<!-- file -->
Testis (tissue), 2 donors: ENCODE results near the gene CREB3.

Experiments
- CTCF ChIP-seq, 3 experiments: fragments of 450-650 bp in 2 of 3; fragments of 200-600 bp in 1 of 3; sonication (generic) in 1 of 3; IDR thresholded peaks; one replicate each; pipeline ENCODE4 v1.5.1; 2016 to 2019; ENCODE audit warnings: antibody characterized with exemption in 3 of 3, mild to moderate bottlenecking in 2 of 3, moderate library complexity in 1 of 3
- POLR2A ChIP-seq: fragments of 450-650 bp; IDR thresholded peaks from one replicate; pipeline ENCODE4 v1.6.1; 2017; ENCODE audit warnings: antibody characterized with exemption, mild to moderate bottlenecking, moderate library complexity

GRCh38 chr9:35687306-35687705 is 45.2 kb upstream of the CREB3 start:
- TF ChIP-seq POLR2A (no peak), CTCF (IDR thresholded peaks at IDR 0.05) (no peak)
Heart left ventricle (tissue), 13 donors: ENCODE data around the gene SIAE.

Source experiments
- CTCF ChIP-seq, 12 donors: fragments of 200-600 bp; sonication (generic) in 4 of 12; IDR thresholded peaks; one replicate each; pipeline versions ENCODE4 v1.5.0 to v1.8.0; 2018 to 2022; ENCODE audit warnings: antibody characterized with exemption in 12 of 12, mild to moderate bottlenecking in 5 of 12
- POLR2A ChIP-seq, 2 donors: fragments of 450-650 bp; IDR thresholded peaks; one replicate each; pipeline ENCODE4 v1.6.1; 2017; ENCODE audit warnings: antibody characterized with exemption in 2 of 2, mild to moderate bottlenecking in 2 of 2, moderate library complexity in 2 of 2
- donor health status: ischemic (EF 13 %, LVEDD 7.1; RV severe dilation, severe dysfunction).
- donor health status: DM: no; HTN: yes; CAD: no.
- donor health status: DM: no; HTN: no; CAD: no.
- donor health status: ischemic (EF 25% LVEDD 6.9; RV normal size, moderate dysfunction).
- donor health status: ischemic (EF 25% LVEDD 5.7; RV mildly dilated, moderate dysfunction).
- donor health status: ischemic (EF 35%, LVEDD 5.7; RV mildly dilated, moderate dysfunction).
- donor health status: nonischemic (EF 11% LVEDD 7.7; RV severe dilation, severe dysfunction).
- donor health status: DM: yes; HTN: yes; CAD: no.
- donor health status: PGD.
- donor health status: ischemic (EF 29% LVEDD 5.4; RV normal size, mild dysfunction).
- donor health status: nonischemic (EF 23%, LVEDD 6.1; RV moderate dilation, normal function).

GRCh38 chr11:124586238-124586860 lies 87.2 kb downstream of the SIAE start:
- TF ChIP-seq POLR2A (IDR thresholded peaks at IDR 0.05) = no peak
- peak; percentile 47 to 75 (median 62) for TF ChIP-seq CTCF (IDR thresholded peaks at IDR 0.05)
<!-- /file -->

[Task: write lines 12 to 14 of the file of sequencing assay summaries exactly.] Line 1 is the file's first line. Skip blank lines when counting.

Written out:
- donor health status: DM: no; HTN: yes; CAD: no.
- donor health status: DM: no; HTN: no; CAD: no.
- donor health status: ischemic (EF 25% LVEDD 6.9; RV normal size, moderate dysfunction).